Betty Bell was indicted for possession of cocaine and marijuana and convicted on the cocaine possession charge. She appeals from the denial of her motion for new trial.
1. Appellant first enumerates the general grounds. At trial, Mitchell County Deputy Sheriff Kevin Coalson testified that he was patrolling the parking lot of a Pelham nightclub on the night of March 12, 1989 when he noticed three people sitting in a parked car. Upon observing that the woman in the front passenger seat, whom he identified as appellant, "had a beer can up to her mouth, and a cigarette lighter was lit over the can, as if she was smoking something," he approached the car. He testified that when appellant saw him, she placed the lighter on the dashboard and hid the can from his view. After Coalson asked the group to get out of the car, he requested permission from Eugene Bell, appellant's cousin and the driver of the car, for permission to search the vehicle, whereupon appellant rejoined, "you may as well let him. He caught us red-handed. If we cooperate, maybe he will give us a break." Coalson found a piece of what proved to be crack cocaine on the dashboard, a marijuana and cocaine-laced cigarette under the driver's visor, and an empty beer can under the seat on the driver's side. He testified that the beer can, which was introduced into evidence, was bent in the middle, had several tiny puncture holes and ashes on the top, and that at the time he found the can smoke was coming out of the top. He also stated that such cans were often used as tools for smoking crack cocaine.
Appellant's argument concerning the equal access doctrine mischaracterizes that rule. The general rule is that a presumption arises from proof of ownership and control of an automobile or other property that the owner or driver is in possession of contraband found therein; however, this presumption does not apply when there is evidence that the driver or owner had not been in possession of the vehicle for some period of time prior to discovery of the contraband or that others had access to the vehicle. Fears v. State, 169 Ga. App. 172
, 173 (312 SE2d 174
) (1983). There is no reverse presumption with regard to a passenger's presence in an automobile in which contraband is found. Moreover, the State established more than appellant's mere presence in a vehicle in which contraband was found, compare Denham v. State, 144 Ga. App. 373 (241 SE2d 295) (1977)
, as Coalson's testimony that he saw appellant holding the beer can and lighter constituted direct evidence that she was in actual or joint constructive possession of the contraband. See Robinson v. State, 175 Ga. App. 769
, 771-772 (2) (334 SE2d 358
) (1985); McLeod v. State, 170 Ga. App. 415
, 417 (3) (317 SE2d 253
) (1984). Accordingly, we find the evidence sufficient under the standard set forth in Jackson v. Virginia, 443 U. S. 307 (99 SC 2781, 61 LE2d 560) (1979). See Wright v. State, 189 Ga. App. 441
, 444 (2) (375 SE2d 895
2. Appellant next contends the trial court erred by allowing the State's expert witness to testify, over appellant's objection, concerning his general knowledge of the use of perforated drink cans in crack cocaine smoking. The record reveals that Dr. Zakir Ali, a forensic chemist from the state crime lab who testified concerning the chemical content of the contraband found by Coalson, stated that the lab often received perforated cans similar to the one seized in this case "because the officer suspects that the beer can is used as a smoking device, . . . and it is possible to chemically identify the [residue as] cocaine." Appellant objected to this testimony because Dr. Ali did not test the can at issue for cocaine residue, and thus his testimony regarding actions of other parties was irrelevant and inadmissible.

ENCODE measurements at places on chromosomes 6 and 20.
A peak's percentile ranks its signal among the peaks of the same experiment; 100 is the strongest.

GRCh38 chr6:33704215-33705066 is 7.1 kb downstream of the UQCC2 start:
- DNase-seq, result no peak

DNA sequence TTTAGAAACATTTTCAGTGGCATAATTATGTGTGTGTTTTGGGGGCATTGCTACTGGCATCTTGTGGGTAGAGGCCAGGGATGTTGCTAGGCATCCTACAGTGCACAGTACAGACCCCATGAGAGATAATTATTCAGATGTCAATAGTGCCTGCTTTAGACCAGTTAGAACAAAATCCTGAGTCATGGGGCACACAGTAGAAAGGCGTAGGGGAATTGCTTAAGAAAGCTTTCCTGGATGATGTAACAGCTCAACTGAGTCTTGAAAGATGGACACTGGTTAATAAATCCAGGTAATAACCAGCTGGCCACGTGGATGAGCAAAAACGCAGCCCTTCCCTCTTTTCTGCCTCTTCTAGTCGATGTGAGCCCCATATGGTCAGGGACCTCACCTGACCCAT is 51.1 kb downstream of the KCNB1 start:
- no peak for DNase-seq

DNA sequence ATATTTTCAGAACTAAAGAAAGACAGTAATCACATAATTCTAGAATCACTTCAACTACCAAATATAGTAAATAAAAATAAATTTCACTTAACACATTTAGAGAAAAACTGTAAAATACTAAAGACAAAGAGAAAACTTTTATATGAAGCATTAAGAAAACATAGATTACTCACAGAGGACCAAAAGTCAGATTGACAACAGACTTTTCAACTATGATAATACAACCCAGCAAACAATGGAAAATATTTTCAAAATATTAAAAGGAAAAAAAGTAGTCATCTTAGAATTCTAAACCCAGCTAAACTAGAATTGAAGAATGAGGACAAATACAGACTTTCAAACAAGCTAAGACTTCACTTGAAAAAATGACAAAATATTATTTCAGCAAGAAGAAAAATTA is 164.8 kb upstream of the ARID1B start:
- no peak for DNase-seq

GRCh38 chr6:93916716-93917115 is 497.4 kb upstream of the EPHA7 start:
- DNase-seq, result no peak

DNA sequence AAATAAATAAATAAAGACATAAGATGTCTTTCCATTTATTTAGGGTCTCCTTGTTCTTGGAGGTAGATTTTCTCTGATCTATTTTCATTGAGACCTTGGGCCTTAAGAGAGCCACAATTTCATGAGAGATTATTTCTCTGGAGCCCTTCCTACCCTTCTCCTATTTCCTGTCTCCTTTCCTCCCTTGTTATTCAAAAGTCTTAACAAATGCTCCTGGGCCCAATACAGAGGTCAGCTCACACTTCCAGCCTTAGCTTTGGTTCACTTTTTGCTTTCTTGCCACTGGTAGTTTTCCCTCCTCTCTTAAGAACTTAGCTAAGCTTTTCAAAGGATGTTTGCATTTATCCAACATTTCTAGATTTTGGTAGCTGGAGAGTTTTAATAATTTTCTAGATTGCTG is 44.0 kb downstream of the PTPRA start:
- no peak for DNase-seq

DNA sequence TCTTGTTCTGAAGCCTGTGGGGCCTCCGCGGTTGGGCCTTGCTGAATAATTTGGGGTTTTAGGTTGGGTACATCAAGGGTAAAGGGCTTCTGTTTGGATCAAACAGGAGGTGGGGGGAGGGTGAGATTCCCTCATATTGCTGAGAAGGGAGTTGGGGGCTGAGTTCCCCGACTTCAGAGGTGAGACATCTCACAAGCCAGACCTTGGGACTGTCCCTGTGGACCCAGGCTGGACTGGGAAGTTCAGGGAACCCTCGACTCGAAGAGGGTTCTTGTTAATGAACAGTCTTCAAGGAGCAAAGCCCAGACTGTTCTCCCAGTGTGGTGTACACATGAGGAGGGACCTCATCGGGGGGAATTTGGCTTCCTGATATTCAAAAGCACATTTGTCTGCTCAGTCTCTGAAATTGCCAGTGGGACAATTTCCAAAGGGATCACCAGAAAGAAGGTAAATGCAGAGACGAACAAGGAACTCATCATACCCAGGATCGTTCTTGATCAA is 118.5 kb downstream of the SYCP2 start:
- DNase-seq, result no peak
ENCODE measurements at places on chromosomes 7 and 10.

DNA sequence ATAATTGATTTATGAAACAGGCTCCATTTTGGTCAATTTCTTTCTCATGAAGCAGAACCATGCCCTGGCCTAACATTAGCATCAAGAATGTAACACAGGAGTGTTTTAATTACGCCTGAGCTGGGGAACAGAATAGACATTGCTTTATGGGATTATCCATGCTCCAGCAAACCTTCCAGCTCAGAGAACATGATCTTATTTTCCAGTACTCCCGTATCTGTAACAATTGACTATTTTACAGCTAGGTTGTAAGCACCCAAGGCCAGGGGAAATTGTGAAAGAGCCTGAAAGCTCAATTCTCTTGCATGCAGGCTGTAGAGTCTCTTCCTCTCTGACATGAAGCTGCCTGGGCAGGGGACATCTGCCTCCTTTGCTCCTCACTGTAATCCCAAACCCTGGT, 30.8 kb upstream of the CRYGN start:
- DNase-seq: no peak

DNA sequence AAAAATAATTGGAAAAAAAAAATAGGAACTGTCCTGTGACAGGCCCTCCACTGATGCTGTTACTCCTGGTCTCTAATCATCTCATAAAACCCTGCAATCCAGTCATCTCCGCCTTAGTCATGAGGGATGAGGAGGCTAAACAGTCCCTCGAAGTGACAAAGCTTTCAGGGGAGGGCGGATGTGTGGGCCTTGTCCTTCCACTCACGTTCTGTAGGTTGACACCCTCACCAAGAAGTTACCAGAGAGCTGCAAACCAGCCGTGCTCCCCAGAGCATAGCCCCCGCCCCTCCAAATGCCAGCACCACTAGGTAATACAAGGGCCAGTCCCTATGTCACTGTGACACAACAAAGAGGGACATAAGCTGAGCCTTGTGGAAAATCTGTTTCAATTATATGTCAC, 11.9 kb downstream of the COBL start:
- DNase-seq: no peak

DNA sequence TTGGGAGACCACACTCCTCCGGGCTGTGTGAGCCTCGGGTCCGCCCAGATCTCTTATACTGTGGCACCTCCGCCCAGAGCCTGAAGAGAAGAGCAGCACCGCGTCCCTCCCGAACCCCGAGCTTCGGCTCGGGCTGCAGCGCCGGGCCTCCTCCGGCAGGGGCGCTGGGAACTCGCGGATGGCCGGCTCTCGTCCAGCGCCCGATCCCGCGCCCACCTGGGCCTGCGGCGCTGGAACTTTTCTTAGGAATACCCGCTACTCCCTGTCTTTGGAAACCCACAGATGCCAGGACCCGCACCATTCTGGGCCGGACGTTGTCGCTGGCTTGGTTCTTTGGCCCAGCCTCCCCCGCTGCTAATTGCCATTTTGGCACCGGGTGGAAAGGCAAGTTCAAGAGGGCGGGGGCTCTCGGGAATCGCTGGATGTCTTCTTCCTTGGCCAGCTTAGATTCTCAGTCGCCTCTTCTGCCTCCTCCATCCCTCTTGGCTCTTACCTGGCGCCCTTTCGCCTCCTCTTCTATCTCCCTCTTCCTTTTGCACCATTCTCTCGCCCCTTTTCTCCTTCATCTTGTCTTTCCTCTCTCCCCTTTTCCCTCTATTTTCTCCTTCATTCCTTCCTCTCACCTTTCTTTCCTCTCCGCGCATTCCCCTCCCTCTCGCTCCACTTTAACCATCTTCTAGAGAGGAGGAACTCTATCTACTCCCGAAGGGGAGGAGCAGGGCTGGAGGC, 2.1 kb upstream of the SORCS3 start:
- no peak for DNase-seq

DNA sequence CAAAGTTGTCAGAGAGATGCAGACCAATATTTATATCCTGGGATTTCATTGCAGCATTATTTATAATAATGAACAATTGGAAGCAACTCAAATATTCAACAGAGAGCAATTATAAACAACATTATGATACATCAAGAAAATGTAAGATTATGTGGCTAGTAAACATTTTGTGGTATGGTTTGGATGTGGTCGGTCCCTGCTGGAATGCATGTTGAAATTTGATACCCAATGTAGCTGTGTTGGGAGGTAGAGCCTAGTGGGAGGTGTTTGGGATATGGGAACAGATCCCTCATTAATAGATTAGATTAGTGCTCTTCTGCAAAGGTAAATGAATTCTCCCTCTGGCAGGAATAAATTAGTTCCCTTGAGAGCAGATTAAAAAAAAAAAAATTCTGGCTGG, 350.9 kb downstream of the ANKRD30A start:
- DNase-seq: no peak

We do not agree with appellant that this was a situation in which evidence of criminal conduct unrelated to the defendant was offered to suggest that because such crimes were occurring in general, the defendant must be guilty of the same conduct. Compare Watson v. State, 137 Ga. App.. 530, 533 (5) (224 SE2d 446
) (1976), overruled in part on other grounds, Quick v. State, 139 Ga. App. 440
, 441(2) (228 SE2d 592
) (1976). Nonetheless, neither do we agree with the State that Dr. Ali's testimony was admissible to explain why Coalson sent the can to the lab, because the reason for Coal son's action was irrelevant to the issue of appellant's guilt or innocence of the charged crime. We find no reversible error, however, because Coalson previously testified to the same facts, and "proof of the same facts by legally admissible evidence renders harmless the admission of inadmissible evidence. [Cit.]" Riggins v. State, 179 Ga. App. 179
, 180 (2) (345 SE2d 897
) (1986). See also Brooks v. State, 193 Ga. App. 559
, 560-561 (1) (388 SE2d 386
) (1989) (admission of evidence over objection is harmless where same evidence previously has been admitted without objection).
3. We find no merit in appellant's contention that the State did not establish a proper chain of custody for exhibit 1, which consisted of the beer can, the rock of cocaine, and the marijuana cigarette. She contends the State did not exclude the possibility of evidence tampering because Dr. Ali testified that he placed the evidence bag in a locker he shared with three other scientists. The record, however, reveals that Dr. Ali subsequently explained that when he first received the evidence from the Mitchell County Sheriff's Department he placed it in his personal vault to which no one else had access, and that he moved it to the shared locker only after his testing was complete. Accordingly, we conclude the State showed with reasonable certainty that the contraband offered into evidence was the same as that seized by Coalson. See Anderson v. State, 247 Ga. 397
, 399 (2) (276 SE2d 603
J. Brown Moseley, District Attorney, Donald E. Henderson, Assistant District Attorney, for appellee.